Yes, that's what I've heard too but it can be difficult to reconcile some of the movie with the greater Stephen King universe in which a thing like Pennywise can be explained (the macrouniverse being the place where Pennywise exists or came from, crashing through into our universe either entirely or in part via a physical avatar).
 

i-Lo

Avenger
Oct 31, 2017
10,855
Not America
Yes, that's what I've heard too but it can be difficult to reconcile some of the movie with the greater Stephen King universe in which a thing like Pennywise can be explained (the macrouniverse being the place where Pennywise exists or came from, crashing through into our universe either entirely or in part via a physical avatar).
I never read the book but I would think imagining and visualizing some of these concepts in 3D space not only as solid objects but also transient ones with visual effects surrounding them, can be tricky at best to pull off. Movies are the visual interpretation of a few select people as opposed the personal imaginations of several millions of readers.

AFAIK, the book itself makes certain aspects of the "unimaginable" or "inconceivable" because they exist outside the realm of our universe, as part of the world building.

One cannot imagine what one is unfamiliar with. Of course it did not stop people from trying and in the end, the movie one rendition of ideas whittled down to the point where it can be rendered on screen and made to be digestible for people.

Recently, I learned that IT kills because of its moniker, 'eater of worlds' and not because it requires sustenance. It is a counterpoint to the force of creation, stability and good. So then I wonder why does it hibernate for 27 years like clockwork? Could it be because it needs physical manifestation in our plane of reality needs to abide by some esoteric law (given it does have conform to physical laws of our reality to an extent) and that IT actually continues its rampage elsewhere (on another planet) during this time?
 

Rhomega

Member
Oct 25, 2017
1,959
Arizona
Got back, and I liked it. It's not as good as the first, and there's a couple of reasons. One is that as they're gathering up the artifacts, it feels repetitive. Go to a place, set up Pennywise while reminiscing as a child. Run away, give a calm moment to think the threat is over, then jump scare. I will admit the statue got me. How is Pennywise attacking them anyway? Shouldn't he be asleep or whatever after they beat him up in the sewer?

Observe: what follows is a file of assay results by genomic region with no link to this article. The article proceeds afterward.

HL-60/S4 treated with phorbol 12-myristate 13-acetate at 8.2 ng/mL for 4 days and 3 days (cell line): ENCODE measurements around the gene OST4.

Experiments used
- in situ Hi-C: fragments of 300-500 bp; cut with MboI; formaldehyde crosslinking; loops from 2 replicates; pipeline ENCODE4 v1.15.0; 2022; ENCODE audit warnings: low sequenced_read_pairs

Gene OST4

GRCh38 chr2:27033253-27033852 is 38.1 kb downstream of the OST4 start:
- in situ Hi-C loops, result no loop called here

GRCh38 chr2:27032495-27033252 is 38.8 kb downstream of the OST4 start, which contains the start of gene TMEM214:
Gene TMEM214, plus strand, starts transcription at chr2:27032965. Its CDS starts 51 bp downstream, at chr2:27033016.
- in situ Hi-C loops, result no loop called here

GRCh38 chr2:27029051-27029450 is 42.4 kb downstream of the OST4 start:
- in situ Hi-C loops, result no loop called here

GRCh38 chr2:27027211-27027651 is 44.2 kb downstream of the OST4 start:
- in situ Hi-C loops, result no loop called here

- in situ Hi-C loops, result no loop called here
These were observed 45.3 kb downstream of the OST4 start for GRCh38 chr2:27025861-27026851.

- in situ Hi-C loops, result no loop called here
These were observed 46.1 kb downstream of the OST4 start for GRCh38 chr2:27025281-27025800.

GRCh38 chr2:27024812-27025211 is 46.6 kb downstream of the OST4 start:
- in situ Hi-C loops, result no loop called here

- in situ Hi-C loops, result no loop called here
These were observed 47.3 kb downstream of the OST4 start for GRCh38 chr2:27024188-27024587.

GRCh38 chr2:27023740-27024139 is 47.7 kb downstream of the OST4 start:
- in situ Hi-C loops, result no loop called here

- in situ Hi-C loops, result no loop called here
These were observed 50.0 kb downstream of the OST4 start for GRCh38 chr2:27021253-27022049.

The other thing is that this feels like a video game plot. Gather the Plot Coupons, then go to the Very Definitely Final Dungeon, bring the Plot Coupons together in a ritual to summon the Final Boss, who is a Final Exam Boss. Oh, and he's a Load Bearing Boss while we're at it. Were the artifacts even in the original book/mini-series?
 
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Toth

Member
Oct 26, 2017
1,159
Got back, and I liked it. It's not as good as the first, and there's a couple of reasons. One is that as they're gathering up the artifacts, it feels repetitive. Go to a place, set up Pennywise while reminiscing as a child. Run away, give a calm moment to think the threat is over, then jump scare. I will admit the statue got me. How is Pennywise attacking them anyway? Shouldn't he be asleep or whatever after they beat him up in the sewer?

The other thing is that this feels like a video game plot. Gather the Plot Coupons, then go to the Very Definitely Final Dungeon, bring the Plot Coupons together in a ritual to summon the Final Boss, who is a Final Exam Boss. Oh, and he's a Load Bearing Boss while we're at it. Were the artifacts even in the original book/mini-series?
It’s similar to the book. In the book, Mike has the Losers separate, despite the risk, to remember their past and how they defeated IT in the first place. The movie just added an extra dimension to it in the form of tokens. The Ritual itself is very different in the movie though.

Edit: the change was necessary because the book keeps you dark how Pennywise was defeated in the first place and it weaves the two time periods Ritual of Chüd together. That is not possible with the way these adaptations have been though.
 

maigret

Member
Jun 28, 2018
126
The 1990 miniseries is airing on Syfy right now and it’s...really competently made compared to these recent 2 movies. I’d never seen it before.
Much like these new movie adaptations, the childhood section is the stronger part of the miniseries. Although it's no contest that the adult actors in the new version are streets ahead of the TV actors they got for the miniseries.
 

GnarlyGunk

Member
Aug 7, 2019
48
Saw it two days ago. Unfortunately, being in NYC there are assholes that just wants to talk & use their phones throughout the entire movie.. which then makes you question as to why they’re at the movie to begin with ..